> > Dvoringen.
      >
      > I seem to get lost in medieval spellings of the name, so I better
      > ask for help. This /th-/ im Anlaut of the name Thuringi (Middle
      > Age), Thüringer (present day) – did it once reflect the
      > pronunciation [þ] or was it just an "ornamental" way to write [t],
      > as it is now?
      >
      > If it was a [þ], then the change –duri > *þuring- is really
      > unexplainable. But then, *Þuringi would yield *Duringi both in High
      > and Low German. And, what is most important, *Þuringi could not
      > evolve from Teruingi, for whatever medieval spellings were, it was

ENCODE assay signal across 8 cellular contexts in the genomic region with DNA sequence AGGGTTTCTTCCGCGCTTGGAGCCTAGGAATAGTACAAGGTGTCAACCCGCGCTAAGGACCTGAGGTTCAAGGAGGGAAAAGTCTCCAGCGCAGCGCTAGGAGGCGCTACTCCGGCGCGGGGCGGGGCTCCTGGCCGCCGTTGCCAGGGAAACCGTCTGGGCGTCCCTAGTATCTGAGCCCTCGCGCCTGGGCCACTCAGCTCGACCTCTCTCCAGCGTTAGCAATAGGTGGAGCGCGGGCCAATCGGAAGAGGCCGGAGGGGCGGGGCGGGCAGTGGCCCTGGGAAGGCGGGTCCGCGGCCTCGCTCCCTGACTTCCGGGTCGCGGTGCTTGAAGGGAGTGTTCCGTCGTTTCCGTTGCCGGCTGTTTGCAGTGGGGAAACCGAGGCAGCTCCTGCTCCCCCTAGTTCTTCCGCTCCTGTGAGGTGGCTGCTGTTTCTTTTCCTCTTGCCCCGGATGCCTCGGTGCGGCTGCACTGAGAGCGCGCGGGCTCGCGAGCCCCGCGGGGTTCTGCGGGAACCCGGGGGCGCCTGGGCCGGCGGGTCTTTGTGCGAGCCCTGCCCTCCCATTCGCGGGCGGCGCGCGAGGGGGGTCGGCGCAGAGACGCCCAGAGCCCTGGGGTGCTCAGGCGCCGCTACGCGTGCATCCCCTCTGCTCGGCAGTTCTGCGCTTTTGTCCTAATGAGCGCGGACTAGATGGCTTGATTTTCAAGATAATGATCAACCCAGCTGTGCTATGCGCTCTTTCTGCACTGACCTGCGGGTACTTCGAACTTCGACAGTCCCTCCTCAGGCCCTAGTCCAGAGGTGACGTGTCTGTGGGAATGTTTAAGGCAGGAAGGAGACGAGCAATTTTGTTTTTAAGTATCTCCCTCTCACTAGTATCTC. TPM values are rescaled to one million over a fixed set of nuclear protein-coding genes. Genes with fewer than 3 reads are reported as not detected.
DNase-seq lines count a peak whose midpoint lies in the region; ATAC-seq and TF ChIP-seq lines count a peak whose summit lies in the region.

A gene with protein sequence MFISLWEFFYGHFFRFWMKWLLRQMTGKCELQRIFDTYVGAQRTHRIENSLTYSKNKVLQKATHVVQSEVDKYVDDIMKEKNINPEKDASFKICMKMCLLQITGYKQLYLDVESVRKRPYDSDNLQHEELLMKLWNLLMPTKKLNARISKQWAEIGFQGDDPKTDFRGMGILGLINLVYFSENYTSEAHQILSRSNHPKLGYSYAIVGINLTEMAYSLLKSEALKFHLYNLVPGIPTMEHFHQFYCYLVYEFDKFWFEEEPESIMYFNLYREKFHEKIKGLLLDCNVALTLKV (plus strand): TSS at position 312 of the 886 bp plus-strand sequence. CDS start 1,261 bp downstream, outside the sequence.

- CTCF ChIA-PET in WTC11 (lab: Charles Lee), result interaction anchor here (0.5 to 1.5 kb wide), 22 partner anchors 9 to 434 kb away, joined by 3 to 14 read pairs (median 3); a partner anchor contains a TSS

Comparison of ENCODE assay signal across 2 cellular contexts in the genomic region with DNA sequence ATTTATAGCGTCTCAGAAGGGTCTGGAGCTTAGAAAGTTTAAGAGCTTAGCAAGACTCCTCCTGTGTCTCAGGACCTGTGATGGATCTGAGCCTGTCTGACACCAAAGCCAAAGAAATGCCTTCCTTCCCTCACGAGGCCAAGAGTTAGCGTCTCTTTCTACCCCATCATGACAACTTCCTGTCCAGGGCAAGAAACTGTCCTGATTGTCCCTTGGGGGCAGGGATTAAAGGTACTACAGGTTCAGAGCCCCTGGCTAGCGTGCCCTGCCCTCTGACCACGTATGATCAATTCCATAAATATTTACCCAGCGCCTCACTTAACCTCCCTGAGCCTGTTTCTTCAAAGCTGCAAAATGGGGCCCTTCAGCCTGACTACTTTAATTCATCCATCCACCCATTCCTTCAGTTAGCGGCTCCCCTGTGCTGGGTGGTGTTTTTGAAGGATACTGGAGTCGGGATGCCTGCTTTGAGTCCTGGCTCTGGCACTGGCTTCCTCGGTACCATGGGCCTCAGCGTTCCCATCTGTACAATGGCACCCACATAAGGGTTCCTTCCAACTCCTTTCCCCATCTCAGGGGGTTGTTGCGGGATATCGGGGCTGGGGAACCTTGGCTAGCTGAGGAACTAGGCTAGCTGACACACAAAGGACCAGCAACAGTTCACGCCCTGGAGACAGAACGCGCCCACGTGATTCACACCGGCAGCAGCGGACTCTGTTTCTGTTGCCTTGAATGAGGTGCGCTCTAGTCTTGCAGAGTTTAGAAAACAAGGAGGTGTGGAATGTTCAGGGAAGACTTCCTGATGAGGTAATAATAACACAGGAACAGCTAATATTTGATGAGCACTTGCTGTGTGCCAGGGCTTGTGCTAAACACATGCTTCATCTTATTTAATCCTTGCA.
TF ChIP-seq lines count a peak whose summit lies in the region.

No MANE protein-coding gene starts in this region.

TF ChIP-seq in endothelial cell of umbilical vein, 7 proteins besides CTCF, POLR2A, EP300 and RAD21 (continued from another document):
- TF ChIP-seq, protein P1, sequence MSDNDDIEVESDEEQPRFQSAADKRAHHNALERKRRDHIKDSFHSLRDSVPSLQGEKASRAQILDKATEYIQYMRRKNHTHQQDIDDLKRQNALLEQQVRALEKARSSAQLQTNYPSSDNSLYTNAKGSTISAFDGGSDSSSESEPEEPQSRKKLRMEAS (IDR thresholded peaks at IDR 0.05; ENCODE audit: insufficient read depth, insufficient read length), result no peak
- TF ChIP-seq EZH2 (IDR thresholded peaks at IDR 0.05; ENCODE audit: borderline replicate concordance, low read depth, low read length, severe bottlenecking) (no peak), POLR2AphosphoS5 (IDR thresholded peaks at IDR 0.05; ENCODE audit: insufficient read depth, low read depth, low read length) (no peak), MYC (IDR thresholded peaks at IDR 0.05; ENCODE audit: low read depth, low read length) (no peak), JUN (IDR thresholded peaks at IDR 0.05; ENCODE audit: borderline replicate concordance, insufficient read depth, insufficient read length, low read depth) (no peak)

> Gothic *Tairwiggos, with a [t], not [þ]. The same is valid for a
      > name derived from Tyras.



      Hi,

      it is probably not clear if Th- denoted þ in Thuringi. However,
      Teruingi is also rendered as Therouingi with Greek theta, just as
      Thueringi. Yet, both names were of course also rendered with T- in
      Anlaut, i.e. Turingi/Tyringi and Teruingi.





      >
      > Now, if we accept it was an Anlaut-[t] in Thuringi, then this form
      > could probably be explained as a High German shift of [d] > [t],
      and
      > the traditional etymology –duri > Thuringi probably holds so far.
      > For which Low German Duringi supply additional evidence. But in
      this
      > case also, it proves impossible to derive it directly from
      > Teruingi/*Tyringi.
      >
      > It's a good time to ask whether Thuringian is above or below the
      > Benrather Linie (I cannot grasp my atlas right now)? If it was
      > hochdeutsch, subject to the Second Sound Shift, it would have made